The directives given by the committee coordinating the demonstrations at the Gaza border with Israel were clear: “Stay out of range of fire and open areas. Gather in pre-determined places and do not leave them. Cooperate fully with the committees maintaining order and follow their instructions. Focus on creative, non-violent action and revive the national heritage. Demonstrate the determination of our people and hold steadfastly to life despite the siege and the aggression. Do not burn tires and do not use blunt objects even if they are defined as non-violent.”
These directives were issued after agreements were reached between Egypt, Israel and Hamas on the management of the demonstrations near the Gaza border and after Israel pledged, at least according to Hamas leaders, to return to previous accords. These included measures to open the border crossing, expansion of the fishing zone, granting export permits for workers from the West Bank and Egypt’s consent to leave the Rafah crossing open for the movement of people and goods.
Tens of thousands of Gazans took part in the protests and approximately another 2 million who stayed home now hope to return to square one, as they do in regular intervals.
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While the Palestinians were conducting their “quiet” face-off against Israel, in which three Palestinians were killed and dozens wounded, the leaders of Arab countries made their way to Tunisia on Saturday for the Arab League summit, which will contribute $100 million a month in assistance to the Palestinians. The money is to come from a special fund established in 2010 for the Palestinian Authority, which for the most part has remained untouched.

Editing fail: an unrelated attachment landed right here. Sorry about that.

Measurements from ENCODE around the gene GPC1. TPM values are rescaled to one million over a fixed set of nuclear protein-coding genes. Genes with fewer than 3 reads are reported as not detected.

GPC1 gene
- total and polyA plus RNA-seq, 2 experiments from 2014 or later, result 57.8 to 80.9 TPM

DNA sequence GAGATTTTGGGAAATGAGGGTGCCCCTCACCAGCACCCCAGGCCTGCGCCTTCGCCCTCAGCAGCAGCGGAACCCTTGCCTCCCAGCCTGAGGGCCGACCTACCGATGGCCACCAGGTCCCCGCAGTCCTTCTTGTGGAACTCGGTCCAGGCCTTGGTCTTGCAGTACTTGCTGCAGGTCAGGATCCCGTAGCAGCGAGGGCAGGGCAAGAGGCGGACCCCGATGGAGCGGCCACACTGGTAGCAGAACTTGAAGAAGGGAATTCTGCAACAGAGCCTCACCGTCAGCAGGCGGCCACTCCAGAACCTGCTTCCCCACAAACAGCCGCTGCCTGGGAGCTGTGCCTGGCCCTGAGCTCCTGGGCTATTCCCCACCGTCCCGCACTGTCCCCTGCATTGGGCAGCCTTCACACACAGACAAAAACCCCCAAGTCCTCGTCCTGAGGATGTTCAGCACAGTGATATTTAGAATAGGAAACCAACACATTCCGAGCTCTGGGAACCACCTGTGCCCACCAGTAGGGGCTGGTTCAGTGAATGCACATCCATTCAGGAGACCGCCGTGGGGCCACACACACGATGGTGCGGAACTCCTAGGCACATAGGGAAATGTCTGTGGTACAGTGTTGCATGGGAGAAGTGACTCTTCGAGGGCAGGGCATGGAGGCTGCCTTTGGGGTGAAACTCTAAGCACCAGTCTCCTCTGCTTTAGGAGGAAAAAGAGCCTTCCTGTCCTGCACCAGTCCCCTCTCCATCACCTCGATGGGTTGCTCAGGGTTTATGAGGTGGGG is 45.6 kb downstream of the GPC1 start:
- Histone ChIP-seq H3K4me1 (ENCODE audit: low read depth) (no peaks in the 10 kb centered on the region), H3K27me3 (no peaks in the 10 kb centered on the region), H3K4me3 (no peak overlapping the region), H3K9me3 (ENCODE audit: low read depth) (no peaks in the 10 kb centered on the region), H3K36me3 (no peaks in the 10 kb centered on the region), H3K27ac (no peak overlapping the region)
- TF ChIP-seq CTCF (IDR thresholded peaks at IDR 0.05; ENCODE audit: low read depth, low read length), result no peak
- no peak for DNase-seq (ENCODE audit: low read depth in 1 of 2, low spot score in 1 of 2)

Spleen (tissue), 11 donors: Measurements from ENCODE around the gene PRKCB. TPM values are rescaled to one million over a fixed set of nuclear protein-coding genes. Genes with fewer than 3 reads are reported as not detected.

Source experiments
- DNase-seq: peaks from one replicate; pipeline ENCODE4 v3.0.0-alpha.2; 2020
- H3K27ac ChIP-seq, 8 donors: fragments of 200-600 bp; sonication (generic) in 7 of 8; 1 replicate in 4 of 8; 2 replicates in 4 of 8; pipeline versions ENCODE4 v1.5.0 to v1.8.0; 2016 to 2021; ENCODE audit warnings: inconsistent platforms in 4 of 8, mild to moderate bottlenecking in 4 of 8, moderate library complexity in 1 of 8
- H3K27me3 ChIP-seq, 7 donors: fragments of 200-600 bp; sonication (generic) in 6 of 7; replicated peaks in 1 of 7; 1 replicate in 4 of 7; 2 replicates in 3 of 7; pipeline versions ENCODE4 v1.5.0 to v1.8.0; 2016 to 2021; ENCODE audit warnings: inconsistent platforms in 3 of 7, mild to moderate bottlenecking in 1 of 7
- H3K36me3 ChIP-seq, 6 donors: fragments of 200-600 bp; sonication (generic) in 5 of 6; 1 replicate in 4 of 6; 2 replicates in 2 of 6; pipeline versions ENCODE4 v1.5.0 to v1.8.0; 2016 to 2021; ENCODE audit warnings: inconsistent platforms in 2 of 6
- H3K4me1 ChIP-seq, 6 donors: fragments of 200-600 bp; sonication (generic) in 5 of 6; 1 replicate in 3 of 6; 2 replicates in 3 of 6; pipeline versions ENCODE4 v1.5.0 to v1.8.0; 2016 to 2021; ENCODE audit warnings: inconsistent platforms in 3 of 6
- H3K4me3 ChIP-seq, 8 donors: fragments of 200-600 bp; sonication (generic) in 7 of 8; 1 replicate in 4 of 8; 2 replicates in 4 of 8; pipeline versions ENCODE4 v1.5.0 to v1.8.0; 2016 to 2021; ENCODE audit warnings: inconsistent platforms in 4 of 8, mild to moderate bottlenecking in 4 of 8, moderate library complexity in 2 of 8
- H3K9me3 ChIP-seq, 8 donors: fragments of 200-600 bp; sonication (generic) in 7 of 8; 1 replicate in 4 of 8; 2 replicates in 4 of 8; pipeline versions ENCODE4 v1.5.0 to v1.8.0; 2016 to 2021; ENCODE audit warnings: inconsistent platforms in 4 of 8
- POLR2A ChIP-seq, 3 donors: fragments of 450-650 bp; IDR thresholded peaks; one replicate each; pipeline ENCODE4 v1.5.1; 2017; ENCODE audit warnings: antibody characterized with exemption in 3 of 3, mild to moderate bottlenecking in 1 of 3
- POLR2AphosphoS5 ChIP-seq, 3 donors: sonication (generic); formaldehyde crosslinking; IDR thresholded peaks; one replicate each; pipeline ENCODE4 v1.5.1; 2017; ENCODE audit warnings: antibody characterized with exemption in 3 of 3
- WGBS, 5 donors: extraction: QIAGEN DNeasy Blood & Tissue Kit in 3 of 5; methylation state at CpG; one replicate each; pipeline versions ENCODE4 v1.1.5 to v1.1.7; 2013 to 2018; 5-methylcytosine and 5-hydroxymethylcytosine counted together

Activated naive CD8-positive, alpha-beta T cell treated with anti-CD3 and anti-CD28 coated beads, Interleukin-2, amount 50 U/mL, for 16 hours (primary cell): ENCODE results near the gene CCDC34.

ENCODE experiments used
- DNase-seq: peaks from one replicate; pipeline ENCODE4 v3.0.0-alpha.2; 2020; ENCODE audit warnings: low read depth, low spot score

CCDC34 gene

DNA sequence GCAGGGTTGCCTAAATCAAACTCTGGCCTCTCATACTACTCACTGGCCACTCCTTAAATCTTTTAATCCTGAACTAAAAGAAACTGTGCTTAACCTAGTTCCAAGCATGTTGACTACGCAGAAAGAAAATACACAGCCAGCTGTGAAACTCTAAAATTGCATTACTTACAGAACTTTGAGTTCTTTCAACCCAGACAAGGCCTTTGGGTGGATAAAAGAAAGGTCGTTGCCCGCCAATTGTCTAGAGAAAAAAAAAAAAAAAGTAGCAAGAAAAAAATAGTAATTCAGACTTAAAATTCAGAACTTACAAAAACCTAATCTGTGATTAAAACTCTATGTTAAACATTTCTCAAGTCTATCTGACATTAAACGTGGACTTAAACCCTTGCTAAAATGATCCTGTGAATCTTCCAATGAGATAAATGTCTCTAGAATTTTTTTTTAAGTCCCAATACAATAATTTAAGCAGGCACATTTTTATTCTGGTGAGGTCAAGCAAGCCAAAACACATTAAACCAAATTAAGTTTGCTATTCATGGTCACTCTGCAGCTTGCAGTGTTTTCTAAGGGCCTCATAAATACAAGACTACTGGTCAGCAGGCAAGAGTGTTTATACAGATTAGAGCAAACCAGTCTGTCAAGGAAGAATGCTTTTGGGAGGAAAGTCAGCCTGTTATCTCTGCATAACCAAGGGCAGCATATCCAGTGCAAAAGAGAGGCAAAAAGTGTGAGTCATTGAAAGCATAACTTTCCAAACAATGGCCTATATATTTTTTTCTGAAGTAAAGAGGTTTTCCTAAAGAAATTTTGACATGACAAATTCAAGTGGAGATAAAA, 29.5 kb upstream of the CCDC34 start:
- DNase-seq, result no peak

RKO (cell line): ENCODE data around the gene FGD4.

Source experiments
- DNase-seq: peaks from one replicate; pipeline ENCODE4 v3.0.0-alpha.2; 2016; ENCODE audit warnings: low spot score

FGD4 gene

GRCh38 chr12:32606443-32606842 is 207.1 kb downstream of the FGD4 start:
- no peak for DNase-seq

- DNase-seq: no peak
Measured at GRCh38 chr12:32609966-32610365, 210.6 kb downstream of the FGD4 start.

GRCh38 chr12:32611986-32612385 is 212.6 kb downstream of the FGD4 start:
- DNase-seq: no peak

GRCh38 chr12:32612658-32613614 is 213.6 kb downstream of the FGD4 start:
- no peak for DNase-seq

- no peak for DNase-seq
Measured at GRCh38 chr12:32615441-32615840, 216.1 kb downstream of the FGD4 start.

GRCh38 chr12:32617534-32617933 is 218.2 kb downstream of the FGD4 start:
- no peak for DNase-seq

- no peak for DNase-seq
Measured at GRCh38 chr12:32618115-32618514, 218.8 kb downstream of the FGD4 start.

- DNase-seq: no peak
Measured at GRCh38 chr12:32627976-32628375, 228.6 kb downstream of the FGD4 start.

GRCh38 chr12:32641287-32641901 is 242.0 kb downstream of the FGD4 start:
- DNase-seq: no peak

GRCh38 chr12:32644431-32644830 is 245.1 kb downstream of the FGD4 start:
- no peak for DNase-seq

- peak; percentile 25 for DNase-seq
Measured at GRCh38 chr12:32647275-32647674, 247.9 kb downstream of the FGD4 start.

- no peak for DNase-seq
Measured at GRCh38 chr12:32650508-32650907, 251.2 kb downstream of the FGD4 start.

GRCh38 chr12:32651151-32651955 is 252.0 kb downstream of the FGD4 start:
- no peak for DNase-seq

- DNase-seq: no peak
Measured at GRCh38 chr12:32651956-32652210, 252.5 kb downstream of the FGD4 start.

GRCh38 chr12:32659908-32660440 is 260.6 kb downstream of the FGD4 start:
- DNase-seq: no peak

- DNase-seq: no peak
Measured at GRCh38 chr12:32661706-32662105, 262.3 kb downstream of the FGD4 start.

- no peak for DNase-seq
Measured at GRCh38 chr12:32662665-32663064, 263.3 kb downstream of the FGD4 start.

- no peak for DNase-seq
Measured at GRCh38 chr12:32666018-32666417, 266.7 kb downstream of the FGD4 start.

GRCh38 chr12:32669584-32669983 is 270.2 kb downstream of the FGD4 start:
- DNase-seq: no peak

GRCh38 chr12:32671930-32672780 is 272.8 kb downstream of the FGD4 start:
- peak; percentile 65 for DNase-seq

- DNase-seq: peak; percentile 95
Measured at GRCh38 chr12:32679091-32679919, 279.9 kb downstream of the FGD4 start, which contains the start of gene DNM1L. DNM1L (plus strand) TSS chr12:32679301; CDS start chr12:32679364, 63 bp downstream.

This time too, the announcement of the assistance seems quite vague. Will the money go to the Palestinian Authority? Will it be used to pay salaries? Will it go toward the development projects or assistance to residents of Gaza? Will Hamas be able to obtain some of the money? Will the Qatari aid be deducted from the amount? None of these questions were answered on Saturday, and the Palestinian Authority, not to mention Hamas, probably can't depend on the money being transferred.
From the outset the Arab League summit, which Egyptian President Abdel Fattah el-Sisi was absent from (“for reasons that do not depend on him,” according to the League spokesman), they did not intend to discuss the Palestinian question. At the top of the agenda was U.S. President Donald Trump’s decision to recognize Israel’s sovereignty over the Golan Heights, as well as the question of whether to bring Syria back into the Arab League and the situation in Libya.
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Trump’s "deal of the century" and opposition to it is the only Palestinian aspect that bothered the League. The situation in Gaza— the protests at the border and the Israeli blockade had a hard time drawing proper Arab attention. Not only did the Arab League treat Gaza like an internal Egyptian-Israeli affair that did not involve the Arab countries at all, so did the official media outlets in most of the Arab countries, which made do with brief reports of developments in the Strip.